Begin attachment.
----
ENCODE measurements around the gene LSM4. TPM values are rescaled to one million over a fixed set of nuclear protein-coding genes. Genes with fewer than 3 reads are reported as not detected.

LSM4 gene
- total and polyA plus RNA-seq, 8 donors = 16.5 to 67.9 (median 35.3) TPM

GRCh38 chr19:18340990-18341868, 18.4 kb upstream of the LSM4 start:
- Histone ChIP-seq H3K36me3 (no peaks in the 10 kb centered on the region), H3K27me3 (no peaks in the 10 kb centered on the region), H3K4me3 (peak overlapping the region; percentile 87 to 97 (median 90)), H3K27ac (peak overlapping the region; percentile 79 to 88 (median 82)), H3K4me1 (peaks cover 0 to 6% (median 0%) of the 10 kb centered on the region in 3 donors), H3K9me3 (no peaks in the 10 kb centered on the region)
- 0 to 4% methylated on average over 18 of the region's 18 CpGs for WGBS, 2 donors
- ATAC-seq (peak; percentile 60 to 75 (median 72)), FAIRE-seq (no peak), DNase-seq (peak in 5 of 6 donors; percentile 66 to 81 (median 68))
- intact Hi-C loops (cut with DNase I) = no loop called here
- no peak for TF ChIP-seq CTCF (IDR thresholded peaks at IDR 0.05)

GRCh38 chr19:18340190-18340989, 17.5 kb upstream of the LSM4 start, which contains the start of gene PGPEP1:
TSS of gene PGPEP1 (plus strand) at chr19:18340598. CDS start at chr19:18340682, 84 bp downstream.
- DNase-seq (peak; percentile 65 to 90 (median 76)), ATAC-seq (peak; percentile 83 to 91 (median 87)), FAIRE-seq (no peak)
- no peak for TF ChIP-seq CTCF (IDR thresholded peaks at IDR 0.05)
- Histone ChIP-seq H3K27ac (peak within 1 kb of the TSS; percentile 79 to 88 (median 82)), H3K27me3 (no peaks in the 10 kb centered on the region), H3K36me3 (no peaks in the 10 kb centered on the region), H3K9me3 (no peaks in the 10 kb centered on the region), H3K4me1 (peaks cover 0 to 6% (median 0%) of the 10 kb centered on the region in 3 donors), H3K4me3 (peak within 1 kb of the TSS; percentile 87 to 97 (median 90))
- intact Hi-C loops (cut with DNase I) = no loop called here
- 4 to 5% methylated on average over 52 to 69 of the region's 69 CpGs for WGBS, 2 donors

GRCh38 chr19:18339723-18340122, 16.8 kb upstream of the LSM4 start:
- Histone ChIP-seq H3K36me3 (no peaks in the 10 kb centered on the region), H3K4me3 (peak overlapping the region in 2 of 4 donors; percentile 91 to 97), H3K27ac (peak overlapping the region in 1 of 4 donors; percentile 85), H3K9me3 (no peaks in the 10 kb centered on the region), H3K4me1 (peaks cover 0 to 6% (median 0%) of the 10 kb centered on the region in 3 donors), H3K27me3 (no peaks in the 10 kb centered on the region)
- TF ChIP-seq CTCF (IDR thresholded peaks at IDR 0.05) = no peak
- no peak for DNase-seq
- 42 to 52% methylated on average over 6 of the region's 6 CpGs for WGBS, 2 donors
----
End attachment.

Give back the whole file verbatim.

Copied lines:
ENCODE measurements around the gene LSM4. TPM values are rescaled to one million over a fixed set of nuclear protein-coding genes. Genes with fewer than 3 reads are reported as not detected.

LSM4 gene
- total and polyA plus RNA-seq, 8 donors = 16.5 to 67.9 (median 35.3) TPM

GRCh38 chr19:18340990-18341868, 18.4 kb upstream of the LSM4 start:
- Histone ChIP-seq H3K36me3 (no peaks in the 10 kb centered on the region), H3K27me3 (no peaks in the 10 kb centered on the region), H3K4me3 (peak overlapping the region; percentile 87 to 97 (median 90)), H3K27ac (peak overlapping the region; percentile 79 to 88 (median 82)), H3K4me1 (peaks cover 0 to 6% (median 0%) of the 10 kb centered on the region in 3 donors), H3K9me3 (no peaks in the 10 kb centered on the region)
- 0 to 4% methylated on average over 18 of the region's 18 CpGs for WGBS, 2 donors
- ATAC-seq (peak; percentile 60 to 75 (median 72)), FAIRE-seq (no peak), DNase-seq (peak in 5 of 6 donors; percentile 66 to 81 (median 68))
- intact Hi-C loops (cut with DNase I) = no loop called here
- no peak for TF ChIP-seq CTCF (IDR thresholded peaks at IDR 0.05)

GRCh38 chr19:18340190-18340989, 17.5 kb upstream of the LSM4 start, which contains the start of gene PGPEP1:
TSS of gene PGPEP1 (plus strand) at chr19:18340598. CDS start at chr19:18340682, 84 bp downstream.
- DNase-seq (peak; percentile 65 to 90 (median 76)), ATAC-seq (peak; percentile 83 to 91 (median 87)), FAIRE-seq (no peak)
- no peak for TF ChIP-seq CTCF (IDR thresholded peaks at IDR 0.05)
- Histone ChIP-seq H3K27ac (peak within 1 kb of the TSS; percentile 79 to 88 (median 82)), H3K27me3 (no peaks in the 10 kb centered on the region), H3K36me3 (no peaks in the 10 kb centered on the region), H3K9me3 (no peaks in the 10 kb centered on the region), H3K4me1 (peaks cover 0 to 6% (median 0%) of the 10 kb centered on the region in 3 donors), H3K4me3 (peak within 1 kb of the TSS; percentile 87 to 97 (median 90))
- intact Hi-C loops (cut with DNase I) = no loop called here
- 4 to 5% methylated on average over 52 to 69 of the region's 69 CpGs for WGBS, 2 donors

GRCh38 chr19:18339723-18340122, 16.8 kb upstream of the LSM4 start:
- Histone ChIP-seq H3K36me3 (no peaks in the 10 kb centered on the region), H3K4me3 (peak overlapping the region in 2 of 4 donors; percentile 91 to 97), H3K27ac (peak overlapping the region in 1 of 4 donors; percentile 85), H3K9me3 (no peaks in the 10 kb centered on the region), H3K4me1 (peaks cover 0 to 6% (median 0%) of the 10 kb centered on the region in 3 donors), H3K27me3 (no peaks in the 10 kb centered on the region)
- TF ChIP-seq CTCF (IDR thresholded peaks at IDR 0.05) = no peak
- no peak for DNase-seq
- 42 to 52% methylated on average over 6 of the region's 6 CpGs for WGBS, 2 donors